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Achieving substantive representation for women on state supreme courts

Gaylin, Sydney (2014) Achieving substantive representation for women on state supreme courts. Undergraduate Thesis, University of Pittsburgh. (Unpublished)

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Abstract

My research focuses on determining what composition of a court will respond most favorably to women's issues. In order to answer this question, I examine state supreme court cases nationwide concerning sex-based discrimination in the workplace. Based on previous literature, I expect this area of the law to engender different voting patterns for men and women. I investigate what influences the different political behavior of men and women through a sociological and psychological lens. Ultimately, my research seeks to understand the impact of increasing numbers of women in the legal profession and in the highest positions of the law. Do female justices act as representatives of women in general? If this is not the case, increasing the number of women on the bench is unlikely to make courts more receptive to women's issues. I consider several possible explanations for impediments to substantive representation of women, including a lack of critical mass, and communication problems among female justices. My results help define how best to achieve equal representation for women before the law.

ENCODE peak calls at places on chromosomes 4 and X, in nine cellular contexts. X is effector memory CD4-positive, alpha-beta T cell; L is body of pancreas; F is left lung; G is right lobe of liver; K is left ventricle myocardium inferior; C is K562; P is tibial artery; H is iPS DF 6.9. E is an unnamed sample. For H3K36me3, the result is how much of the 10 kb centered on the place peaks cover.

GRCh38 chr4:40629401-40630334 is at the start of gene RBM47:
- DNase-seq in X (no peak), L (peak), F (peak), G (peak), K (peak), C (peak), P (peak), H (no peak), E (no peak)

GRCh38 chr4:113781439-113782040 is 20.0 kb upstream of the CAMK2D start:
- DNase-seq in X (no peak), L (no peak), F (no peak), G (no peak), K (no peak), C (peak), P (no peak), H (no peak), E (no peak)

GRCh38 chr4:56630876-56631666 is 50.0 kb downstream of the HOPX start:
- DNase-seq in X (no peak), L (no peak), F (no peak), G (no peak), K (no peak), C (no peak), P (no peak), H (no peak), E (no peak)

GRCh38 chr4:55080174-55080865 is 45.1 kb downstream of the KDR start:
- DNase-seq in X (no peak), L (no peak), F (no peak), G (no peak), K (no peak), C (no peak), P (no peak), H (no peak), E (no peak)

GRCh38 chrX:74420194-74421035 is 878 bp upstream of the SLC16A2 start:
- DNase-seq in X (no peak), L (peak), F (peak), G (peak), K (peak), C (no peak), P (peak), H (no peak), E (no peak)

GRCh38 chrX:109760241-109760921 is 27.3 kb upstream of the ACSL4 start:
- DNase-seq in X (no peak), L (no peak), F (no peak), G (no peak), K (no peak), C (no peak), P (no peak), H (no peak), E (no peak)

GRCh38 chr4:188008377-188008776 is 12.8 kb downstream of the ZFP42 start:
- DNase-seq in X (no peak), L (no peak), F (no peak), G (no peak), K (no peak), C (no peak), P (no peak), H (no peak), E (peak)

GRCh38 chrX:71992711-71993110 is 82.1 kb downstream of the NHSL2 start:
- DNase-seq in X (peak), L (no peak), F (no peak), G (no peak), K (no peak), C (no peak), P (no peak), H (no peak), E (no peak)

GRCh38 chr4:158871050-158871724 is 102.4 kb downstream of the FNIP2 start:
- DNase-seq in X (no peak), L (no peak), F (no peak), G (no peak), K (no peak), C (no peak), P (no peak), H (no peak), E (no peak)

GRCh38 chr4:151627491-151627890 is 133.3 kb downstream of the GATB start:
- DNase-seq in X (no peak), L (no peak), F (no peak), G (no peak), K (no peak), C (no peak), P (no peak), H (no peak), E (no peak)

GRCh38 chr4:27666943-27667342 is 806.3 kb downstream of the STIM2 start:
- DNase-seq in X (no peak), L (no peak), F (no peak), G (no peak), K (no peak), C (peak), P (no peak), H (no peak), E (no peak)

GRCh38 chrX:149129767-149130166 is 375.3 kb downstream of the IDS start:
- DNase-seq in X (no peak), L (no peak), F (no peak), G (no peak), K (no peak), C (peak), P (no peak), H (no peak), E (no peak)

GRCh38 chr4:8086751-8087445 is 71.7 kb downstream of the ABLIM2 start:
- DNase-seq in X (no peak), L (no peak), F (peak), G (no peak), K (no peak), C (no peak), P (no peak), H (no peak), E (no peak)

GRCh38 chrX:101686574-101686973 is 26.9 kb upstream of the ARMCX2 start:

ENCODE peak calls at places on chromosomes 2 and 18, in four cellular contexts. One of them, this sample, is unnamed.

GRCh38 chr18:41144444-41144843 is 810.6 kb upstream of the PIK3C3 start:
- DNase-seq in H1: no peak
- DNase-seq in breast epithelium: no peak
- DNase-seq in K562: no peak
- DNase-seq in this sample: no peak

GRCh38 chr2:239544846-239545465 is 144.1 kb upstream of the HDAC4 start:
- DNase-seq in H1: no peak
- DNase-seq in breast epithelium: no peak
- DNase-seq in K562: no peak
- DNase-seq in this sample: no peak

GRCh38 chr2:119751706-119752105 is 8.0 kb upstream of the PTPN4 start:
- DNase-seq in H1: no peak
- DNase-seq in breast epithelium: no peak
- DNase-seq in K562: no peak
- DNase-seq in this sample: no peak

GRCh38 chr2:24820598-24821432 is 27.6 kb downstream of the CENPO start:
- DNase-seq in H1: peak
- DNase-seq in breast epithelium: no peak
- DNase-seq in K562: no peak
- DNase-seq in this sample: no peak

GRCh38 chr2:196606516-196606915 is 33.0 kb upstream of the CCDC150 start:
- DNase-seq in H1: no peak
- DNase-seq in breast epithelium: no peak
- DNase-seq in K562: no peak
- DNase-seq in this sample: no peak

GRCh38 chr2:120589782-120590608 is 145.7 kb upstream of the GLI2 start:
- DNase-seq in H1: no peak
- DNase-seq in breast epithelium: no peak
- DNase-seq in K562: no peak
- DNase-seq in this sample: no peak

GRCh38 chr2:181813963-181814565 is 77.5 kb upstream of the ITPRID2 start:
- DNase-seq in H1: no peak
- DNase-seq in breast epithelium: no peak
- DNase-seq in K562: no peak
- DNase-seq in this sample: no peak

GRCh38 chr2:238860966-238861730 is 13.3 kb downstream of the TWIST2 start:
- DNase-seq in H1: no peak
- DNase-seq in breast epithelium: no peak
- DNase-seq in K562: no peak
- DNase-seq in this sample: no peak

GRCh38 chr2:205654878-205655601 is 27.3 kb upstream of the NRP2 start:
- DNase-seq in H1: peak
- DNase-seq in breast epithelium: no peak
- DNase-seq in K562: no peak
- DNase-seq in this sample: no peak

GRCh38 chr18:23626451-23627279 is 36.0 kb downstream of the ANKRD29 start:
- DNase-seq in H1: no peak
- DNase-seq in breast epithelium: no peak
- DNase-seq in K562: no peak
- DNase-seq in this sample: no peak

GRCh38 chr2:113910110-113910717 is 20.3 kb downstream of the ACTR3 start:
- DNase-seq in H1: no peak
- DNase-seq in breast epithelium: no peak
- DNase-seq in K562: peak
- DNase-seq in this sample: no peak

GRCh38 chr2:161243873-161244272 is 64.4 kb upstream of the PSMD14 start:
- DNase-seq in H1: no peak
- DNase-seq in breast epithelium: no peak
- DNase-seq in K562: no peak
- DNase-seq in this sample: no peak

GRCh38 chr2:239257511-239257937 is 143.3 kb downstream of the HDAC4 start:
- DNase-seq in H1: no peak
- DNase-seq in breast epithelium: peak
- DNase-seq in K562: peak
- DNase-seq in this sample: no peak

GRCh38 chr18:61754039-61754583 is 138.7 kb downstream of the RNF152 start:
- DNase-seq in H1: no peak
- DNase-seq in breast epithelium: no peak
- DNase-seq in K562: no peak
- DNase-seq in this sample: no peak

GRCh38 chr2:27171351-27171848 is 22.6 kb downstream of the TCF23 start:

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Details

Item Type: University of Pittsburgh ETD
Status: Unpublished
Creators/Authors:
CreatorsEmailPitt UsernameORCID
Gaylin, Sydney
ETD Committee:
TitleMemberEmail AddressPitt UsernameORCID
Committee ChairBonneau, Chriscwbonneau@gmail.com
Committee MemberKanthak, Kristinkanthak@pitt.eduKANTHAK
Committee MemberHughes, Melaniemhughes@pitt.eduMHUGHES
Committee MemberHausegger, Lorilorihausegger@boisestate.edu
Committee Chair,
Date: 22 April 2014
Date Type: Publication
Defense Date: 7 March 2014
Approval Date: 22 April 2014
Submission Date: 8 April 2014
Access Restriction: No restriction; Release the ETD for access worldwide immediately.
Number of Pages: 64
Institution: University of Pittsburgh
Schools and Programs: University Honors College
Dietrich School of Arts and Sciences > Political Science
Degree: BPhil - Bachelor of Philosophy
Thesis Type: Undergraduate Thesis
Refereed: Yes
Uncontrolled Keywords: Representation, tokenism, women, courts, American government
Date Deposited: 22 Apr 2014 17:03
Last Modified: 15 Nov 2016 14:18
URI: http://d-scholarship.pitt.edu/id/eprint/20912

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